Few probably remember there was a maritime component to the Battle of Stoney Creek, but Gill Bibby does.
Following the pivotal battle in the War of 1812 on June 6, 1813 — which many say saved Upper Canada from being conquered — the Americans retreated towards the Niagara River. They camped along Forty Mile Creek, but were bombarded by a British fleet offshore in Lake Ontario commanded by Captain Sir James Yeo.
“They kept them running,” said Bibby, a marine surveyor and boat builder who has been a historical re-enactor since 1982. “They had to get across the (Niagara) river before the fleet cut them off. They did, and they never came back.”
Bibby, also chair of the Hamilton and Scourge Society, was one of a multitude who attended the annual Living History Conference Saturday at Mohawk College’s Starrt Institute. He was dressed in the outfit of an American Naval captain from the early 1800s, which consisted of a black wool coat with tails, white knickers and a small top hat.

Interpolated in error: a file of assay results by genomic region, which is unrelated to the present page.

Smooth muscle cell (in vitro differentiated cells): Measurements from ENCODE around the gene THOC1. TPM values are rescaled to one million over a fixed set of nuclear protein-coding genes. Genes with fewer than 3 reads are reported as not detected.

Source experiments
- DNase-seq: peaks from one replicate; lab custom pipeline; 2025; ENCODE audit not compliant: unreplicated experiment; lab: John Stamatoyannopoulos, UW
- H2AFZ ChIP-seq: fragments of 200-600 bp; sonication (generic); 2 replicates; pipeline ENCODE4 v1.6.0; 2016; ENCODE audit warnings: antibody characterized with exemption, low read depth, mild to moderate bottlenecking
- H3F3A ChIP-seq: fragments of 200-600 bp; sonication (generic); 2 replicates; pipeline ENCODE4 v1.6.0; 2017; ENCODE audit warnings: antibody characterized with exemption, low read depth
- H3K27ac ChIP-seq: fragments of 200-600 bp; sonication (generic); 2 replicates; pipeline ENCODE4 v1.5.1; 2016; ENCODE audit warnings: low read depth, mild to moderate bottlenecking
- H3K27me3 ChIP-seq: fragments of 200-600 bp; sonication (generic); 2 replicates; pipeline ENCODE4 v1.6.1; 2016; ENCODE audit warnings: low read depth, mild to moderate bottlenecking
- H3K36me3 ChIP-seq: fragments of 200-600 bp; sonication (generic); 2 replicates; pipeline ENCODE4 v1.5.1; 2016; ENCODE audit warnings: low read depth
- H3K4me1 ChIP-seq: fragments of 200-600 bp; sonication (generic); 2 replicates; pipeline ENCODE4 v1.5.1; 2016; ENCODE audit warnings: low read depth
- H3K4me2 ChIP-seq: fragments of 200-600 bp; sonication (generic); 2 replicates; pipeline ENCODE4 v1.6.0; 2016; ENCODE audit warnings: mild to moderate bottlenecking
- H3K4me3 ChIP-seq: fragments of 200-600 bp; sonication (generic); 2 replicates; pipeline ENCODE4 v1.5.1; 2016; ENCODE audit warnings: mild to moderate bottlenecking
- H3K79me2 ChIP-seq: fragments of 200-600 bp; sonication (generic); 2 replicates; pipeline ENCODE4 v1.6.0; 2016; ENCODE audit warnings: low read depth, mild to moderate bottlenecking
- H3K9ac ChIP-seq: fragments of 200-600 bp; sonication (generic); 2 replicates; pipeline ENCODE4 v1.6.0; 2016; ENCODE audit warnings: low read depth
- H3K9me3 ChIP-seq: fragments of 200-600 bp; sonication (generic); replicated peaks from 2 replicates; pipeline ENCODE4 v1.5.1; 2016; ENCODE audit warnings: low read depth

The conference, featuring speakers and merchants peddling re-enactment wares such as clothes and guns, had a special buzz of anticipation for the upcoming bicentennial of the War of 1812, which lasted about three years. Events are being planned on both sides of the border and there should be lots for history buffs to see and do.
Bibby himself will take part in ceremonies on Lake Ontario involving square riggers and Canadian and American naval vessels.
Read More at TheSpec – Buzz is building for 1812 bicentennial.
Story by Daniel Nolan